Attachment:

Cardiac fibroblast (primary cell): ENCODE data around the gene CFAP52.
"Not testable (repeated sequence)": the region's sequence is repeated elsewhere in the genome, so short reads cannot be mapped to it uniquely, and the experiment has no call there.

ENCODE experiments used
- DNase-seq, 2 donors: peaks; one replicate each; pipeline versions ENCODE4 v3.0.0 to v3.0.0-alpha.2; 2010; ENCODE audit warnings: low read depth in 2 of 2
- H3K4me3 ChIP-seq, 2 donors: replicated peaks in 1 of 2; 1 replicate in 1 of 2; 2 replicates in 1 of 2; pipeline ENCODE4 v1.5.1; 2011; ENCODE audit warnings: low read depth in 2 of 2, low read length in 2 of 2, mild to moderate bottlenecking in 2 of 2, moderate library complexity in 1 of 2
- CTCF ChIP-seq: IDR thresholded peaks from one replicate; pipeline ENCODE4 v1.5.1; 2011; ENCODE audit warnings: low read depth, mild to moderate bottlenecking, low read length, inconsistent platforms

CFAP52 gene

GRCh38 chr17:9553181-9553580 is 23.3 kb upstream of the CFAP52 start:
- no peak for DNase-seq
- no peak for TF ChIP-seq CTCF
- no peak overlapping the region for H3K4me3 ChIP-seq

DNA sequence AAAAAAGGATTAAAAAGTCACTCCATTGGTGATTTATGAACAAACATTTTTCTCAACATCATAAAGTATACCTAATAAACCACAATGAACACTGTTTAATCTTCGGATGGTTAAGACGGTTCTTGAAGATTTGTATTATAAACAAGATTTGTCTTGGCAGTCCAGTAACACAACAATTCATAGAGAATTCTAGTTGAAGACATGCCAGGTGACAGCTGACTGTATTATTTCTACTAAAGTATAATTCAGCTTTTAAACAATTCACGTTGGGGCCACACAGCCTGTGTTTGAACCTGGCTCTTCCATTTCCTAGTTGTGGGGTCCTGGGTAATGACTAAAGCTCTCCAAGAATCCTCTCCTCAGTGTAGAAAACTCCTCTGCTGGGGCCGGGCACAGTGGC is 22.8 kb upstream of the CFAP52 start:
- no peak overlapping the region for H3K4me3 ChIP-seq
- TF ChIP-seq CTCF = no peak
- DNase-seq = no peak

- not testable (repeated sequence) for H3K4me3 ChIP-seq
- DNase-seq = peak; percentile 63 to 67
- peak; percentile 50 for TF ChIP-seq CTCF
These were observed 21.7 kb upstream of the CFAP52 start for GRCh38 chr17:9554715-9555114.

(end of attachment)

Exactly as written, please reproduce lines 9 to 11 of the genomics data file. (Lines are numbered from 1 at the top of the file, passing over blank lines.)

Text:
- no peak for DNase-seq
- no peak for TF ChIP-seq CTCF
- no peak overlapping the region for H3K4me3 ChIP-seq